A new podcast by Anita Holford, co-editor of Music Education Works, features Australian music educator and researcher, Dr Anita Collins. You may know Anita from her TED Ed lesson, How playing an instrument benefits your brain, and her TEDx talk, What if every child had access to music education from birth? And more recently, she’s starred in the Australian version of a British TV show, ‘Don’t Stop the Music’.
Edward R Howe, associate professor at Thompson Rivers University in British Colombia, Canada, asks what can be done to support and encourage music education for all?
With Olly Murs and other stars performing in a major mental health fundraiser a couple of weeks ago, Music 4 Mental Health, music and mental health is in the headlines again. Most of us have used music at some point to improve our mood or add atmosphere to our surroundings. But how does music impact on our emotional wellbeing and how can you use it to improve your own or others’ mental health?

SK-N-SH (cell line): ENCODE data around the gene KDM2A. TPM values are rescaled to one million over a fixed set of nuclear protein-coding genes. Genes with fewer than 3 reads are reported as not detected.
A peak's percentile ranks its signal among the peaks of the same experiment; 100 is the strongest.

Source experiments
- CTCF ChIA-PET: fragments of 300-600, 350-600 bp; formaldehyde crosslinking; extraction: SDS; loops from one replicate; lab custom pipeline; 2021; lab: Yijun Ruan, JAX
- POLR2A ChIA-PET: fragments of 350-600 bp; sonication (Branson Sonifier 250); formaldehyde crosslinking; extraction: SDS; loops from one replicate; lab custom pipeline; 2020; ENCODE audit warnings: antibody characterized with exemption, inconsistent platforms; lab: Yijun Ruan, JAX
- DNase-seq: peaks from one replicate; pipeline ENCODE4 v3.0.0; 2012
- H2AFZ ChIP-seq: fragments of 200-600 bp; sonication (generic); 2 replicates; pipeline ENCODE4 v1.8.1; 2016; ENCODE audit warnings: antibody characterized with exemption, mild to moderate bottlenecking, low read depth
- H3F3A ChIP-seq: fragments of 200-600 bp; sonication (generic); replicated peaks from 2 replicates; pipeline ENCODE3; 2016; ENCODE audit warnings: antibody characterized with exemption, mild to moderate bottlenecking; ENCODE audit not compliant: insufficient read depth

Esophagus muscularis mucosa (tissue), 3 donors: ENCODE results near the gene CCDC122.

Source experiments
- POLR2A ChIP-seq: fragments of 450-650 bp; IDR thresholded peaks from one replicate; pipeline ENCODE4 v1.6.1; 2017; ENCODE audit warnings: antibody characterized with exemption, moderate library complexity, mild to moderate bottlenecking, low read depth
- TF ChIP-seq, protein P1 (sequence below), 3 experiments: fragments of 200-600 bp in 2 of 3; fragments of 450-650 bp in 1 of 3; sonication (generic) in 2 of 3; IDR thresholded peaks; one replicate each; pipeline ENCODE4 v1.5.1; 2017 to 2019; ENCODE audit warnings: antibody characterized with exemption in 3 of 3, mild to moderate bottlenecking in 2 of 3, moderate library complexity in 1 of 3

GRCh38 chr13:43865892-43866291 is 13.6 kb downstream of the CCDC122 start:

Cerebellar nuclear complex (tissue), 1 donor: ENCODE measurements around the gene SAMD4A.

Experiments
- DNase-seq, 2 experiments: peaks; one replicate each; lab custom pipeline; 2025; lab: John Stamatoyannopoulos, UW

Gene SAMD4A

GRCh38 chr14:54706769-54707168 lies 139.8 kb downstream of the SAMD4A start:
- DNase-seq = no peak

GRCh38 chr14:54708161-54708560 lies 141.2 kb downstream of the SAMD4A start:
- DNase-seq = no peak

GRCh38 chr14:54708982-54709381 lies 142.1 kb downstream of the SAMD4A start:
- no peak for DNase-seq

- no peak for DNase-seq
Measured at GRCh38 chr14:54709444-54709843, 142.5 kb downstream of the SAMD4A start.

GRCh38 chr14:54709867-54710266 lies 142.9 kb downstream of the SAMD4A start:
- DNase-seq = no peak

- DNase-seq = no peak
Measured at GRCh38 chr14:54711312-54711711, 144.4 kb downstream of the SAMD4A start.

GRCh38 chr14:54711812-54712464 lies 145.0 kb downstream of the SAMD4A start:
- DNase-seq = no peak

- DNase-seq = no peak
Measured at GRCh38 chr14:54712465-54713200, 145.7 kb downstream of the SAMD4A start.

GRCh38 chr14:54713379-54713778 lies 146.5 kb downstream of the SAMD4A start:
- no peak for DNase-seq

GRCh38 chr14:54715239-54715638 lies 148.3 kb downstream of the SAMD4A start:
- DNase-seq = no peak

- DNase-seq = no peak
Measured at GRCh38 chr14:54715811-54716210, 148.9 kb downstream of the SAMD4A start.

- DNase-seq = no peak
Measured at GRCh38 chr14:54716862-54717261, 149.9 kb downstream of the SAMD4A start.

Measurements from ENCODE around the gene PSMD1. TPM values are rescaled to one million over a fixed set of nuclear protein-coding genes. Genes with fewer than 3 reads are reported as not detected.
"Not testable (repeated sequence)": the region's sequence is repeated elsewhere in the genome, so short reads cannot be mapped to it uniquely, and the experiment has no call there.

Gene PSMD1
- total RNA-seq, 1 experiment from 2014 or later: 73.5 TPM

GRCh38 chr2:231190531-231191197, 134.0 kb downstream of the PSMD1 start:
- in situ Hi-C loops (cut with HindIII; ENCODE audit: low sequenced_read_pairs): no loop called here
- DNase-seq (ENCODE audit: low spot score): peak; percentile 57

Beatboxing can help young people overcome speech problems, and some neuroscientists think it could help to unlock the brain’s potential.
Urban music is an economic success story, but music education is not serving the young creators of this work, many of whom come from diverse and working-class backgrounds.
Dr Victoria Armstrong from St Mary’s University, Twickenham, recently delivered a keynote presentation on inclusion in music education at Ableton’s the Loop Festival, Berlin.
Michelle James, CEO at SingUp, explores the powerful effect of music on our mood, health and ability to form personal connections.
Courtney Myers looks at five top reasons why music education is essential.
In 2012, Anita Holford wrote the following blog about the creation of music education hubs in England, and how crucial head teacher support for music education is to make England’s National Music Plan work.
‘Show me a great school and I’ll show you a rich pulsing culture of the arts at its core’, says Geoff Barton, general secretary of the Association of School and College Leaders.
A primary school in Yorkshire has gone from being in special measures, to being in the top 10 per cent nationally for progress in reading, writing
According to a former director of music at a south London school, the combination of sustained cuts to school budgets and a burgeoning teacher recruitment crisis threatens to be calamitous for music education.